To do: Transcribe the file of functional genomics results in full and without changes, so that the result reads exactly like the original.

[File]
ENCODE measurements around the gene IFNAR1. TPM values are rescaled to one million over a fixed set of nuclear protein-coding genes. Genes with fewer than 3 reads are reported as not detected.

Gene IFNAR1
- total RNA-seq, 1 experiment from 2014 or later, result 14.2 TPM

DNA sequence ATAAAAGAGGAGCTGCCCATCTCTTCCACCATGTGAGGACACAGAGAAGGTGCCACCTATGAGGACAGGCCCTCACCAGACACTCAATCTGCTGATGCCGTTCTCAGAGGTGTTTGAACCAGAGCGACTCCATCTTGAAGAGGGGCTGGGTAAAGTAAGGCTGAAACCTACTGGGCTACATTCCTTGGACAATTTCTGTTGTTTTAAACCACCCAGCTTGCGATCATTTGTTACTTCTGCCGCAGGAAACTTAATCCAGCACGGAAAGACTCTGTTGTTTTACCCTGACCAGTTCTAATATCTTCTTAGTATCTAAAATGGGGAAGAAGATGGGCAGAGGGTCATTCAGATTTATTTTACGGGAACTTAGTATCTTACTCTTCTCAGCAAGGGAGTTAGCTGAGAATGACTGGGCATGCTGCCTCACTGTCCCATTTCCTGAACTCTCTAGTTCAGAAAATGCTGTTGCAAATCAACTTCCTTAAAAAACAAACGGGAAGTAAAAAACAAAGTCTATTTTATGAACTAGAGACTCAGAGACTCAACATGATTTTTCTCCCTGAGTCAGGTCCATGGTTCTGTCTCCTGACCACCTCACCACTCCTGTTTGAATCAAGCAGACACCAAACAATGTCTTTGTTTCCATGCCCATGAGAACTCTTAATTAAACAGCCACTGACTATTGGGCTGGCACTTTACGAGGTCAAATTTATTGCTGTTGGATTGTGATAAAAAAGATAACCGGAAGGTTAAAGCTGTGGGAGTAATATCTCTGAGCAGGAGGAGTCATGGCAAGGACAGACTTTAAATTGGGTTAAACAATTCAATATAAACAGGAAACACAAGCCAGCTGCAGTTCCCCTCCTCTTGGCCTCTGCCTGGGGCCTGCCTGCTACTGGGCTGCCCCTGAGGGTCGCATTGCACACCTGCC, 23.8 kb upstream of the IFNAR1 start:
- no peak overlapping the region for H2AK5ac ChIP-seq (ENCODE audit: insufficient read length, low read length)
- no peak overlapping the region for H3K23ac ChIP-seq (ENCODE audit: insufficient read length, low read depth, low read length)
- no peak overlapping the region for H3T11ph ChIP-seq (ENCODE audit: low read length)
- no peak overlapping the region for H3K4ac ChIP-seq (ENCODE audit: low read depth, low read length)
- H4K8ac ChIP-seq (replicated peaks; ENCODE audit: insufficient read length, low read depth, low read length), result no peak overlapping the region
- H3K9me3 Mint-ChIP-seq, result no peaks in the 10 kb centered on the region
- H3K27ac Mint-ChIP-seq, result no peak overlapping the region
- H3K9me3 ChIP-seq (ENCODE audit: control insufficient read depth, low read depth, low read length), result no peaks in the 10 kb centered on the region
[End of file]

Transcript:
ENCODE measurements around the gene IFNAR1. TPM values are rescaled to one million over a fixed set of nuclear protein-coding genes. Genes with fewer than 3 reads are reported as not detected.

Gene IFNAR1
- total RNA-seq, 1 experiment from 2014 or later, result 14.2 TPM

DNA sequence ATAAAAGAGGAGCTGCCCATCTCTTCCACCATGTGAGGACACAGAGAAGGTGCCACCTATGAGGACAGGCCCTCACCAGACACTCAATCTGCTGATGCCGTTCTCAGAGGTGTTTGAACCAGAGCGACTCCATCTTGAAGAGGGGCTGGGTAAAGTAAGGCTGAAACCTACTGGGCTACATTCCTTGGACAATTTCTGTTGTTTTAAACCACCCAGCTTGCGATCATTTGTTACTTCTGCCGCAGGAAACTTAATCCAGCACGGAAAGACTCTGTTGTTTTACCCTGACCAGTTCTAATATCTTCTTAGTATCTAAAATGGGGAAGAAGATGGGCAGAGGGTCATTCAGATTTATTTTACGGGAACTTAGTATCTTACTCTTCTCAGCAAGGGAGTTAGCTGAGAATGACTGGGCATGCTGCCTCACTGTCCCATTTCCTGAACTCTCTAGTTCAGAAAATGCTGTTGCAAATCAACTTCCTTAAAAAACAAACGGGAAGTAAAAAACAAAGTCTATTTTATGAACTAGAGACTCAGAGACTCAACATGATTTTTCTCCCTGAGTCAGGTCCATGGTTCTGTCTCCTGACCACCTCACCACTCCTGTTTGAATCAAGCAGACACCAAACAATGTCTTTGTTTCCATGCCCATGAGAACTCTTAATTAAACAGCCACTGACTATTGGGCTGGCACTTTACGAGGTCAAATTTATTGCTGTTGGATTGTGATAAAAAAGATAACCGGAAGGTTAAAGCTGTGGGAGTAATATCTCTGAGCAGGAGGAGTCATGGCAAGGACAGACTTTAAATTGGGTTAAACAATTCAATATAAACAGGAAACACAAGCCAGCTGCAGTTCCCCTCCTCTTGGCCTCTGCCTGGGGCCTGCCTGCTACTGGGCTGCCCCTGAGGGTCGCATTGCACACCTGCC, 23.8 kb upstream of the IFNAR1 start:
- no peak overlapping the region for H2AK5ac ChIP-seq (ENCODE audit: insufficient read length, low read length)
- no peak overlapping the region for H3K23ac ChIP-seq (ENCODE audit: insufficient read length, low read depth, low read length)
- no peak overlapping the region for H3T11ph ChIP-seq (ENCODE audit: low read length)
- no peak overlapping the region for H3K4ac ChIP-seq (ENCODE audit: low read depth, low read length)
- H4K8ac ChIP-seq (replicated peaks; ENCODE audit: insufficient read length, low read depth, low read length), result no peak overlapping the region
- H3K9me3 Mint-ChIP-seq, result no peaks in the 10 kb centered on the region
- H3K27ac Mint-ChIP-seq, result no peak overlapping the region
- H3K9me3 ChIP-seq (ENCODE audit: control insufficient read depth, low read depth, low read length), result no peaks in the 10 kb centered on the region